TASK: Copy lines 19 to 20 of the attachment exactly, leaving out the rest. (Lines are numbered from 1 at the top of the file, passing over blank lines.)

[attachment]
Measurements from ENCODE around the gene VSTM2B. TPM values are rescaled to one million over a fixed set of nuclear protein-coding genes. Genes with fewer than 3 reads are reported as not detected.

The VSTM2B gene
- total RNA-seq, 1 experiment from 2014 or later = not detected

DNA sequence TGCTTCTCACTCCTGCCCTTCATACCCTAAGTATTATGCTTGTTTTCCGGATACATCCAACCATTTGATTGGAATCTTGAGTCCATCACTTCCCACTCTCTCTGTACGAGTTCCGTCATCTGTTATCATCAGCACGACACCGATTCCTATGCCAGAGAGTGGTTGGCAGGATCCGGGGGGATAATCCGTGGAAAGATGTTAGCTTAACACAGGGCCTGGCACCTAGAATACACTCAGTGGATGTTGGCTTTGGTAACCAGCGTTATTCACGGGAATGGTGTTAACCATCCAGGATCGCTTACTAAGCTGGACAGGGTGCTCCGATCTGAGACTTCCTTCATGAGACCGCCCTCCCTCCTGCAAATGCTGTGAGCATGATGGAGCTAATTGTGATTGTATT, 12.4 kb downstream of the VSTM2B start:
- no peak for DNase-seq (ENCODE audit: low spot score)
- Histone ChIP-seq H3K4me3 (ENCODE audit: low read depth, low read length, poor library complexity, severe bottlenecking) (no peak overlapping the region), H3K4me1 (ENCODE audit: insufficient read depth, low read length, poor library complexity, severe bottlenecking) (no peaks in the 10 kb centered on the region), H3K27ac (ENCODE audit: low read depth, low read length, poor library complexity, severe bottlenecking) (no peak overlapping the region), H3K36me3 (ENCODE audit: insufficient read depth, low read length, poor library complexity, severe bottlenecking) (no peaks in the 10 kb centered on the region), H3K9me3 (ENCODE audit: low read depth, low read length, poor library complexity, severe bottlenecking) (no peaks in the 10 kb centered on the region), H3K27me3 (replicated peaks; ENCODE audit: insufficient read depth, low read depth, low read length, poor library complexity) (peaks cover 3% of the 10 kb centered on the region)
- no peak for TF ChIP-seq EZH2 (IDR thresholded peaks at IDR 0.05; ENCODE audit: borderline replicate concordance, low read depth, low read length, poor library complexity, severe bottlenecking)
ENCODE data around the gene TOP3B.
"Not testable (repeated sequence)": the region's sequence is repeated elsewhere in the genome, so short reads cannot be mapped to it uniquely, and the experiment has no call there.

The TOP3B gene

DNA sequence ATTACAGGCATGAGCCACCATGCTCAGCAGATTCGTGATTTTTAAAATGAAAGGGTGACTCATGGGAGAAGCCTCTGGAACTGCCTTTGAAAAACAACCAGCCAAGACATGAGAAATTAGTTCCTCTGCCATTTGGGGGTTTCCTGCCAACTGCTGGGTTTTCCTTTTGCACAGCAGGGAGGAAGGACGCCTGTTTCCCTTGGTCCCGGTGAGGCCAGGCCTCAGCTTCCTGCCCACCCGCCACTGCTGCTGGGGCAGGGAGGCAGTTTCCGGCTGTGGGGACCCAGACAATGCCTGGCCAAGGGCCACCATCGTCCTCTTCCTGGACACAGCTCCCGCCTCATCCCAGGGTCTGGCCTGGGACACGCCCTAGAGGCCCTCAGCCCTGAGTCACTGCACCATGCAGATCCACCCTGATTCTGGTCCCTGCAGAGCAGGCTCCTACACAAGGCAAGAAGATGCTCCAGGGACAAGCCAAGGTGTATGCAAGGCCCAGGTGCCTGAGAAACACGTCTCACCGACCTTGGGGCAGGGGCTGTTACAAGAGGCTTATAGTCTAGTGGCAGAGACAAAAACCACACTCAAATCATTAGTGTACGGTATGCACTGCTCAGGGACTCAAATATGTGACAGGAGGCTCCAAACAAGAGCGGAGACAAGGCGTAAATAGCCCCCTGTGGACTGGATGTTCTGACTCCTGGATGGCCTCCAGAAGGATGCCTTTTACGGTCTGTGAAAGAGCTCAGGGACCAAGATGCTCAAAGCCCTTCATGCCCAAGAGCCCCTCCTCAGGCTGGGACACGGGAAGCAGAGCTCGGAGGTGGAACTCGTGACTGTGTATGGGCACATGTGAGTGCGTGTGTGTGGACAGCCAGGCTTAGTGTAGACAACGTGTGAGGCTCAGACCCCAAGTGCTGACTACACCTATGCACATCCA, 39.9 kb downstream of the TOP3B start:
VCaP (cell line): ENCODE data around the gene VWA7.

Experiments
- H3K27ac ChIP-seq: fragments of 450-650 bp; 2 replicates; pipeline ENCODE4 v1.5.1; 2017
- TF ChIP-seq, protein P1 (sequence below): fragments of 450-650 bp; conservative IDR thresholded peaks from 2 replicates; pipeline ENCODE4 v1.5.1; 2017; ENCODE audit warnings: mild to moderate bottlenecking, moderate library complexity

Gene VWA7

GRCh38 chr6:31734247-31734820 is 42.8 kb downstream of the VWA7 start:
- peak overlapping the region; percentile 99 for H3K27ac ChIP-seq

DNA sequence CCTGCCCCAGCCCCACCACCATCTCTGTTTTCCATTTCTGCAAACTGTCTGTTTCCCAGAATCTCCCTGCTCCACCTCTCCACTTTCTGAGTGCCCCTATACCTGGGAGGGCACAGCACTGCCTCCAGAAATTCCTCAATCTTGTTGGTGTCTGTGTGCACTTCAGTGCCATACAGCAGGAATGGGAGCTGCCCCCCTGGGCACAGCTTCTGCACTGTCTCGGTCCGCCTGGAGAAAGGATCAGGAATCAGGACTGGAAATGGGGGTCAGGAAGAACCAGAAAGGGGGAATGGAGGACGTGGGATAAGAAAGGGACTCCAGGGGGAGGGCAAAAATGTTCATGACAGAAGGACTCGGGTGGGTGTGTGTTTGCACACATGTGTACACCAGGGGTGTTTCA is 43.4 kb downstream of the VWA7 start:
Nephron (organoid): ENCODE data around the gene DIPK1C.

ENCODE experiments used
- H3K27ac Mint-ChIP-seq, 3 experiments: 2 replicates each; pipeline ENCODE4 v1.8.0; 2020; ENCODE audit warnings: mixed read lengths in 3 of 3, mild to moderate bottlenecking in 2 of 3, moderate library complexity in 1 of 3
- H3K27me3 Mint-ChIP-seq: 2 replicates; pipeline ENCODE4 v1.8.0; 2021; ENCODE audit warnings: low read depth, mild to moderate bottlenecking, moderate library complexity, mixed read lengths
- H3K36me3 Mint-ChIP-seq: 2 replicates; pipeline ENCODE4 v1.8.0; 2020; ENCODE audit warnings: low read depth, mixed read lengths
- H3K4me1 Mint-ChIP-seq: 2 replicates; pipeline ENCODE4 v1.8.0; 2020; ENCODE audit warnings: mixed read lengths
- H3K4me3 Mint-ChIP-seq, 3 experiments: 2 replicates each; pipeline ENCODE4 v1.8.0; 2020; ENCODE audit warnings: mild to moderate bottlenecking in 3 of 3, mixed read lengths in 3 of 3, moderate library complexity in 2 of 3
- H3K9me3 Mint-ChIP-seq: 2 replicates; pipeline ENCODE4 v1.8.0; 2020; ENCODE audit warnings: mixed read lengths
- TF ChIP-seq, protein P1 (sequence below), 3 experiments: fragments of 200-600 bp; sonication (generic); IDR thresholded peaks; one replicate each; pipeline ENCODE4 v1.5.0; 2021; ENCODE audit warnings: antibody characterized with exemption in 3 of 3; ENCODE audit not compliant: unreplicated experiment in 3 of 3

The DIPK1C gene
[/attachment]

DNA sequence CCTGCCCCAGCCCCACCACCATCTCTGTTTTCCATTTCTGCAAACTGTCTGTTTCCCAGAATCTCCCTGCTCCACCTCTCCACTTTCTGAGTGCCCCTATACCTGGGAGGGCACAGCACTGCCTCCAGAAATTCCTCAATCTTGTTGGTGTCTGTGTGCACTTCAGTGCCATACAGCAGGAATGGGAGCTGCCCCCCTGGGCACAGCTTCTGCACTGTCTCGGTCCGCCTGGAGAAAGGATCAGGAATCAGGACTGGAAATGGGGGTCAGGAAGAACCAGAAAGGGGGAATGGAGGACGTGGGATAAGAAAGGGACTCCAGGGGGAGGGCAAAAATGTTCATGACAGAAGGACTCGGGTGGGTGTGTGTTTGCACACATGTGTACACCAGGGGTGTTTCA is 43.4 kb downstream of the VWA7 start:
Nephron (organoid): ENCODE data around the gene DIPK1C.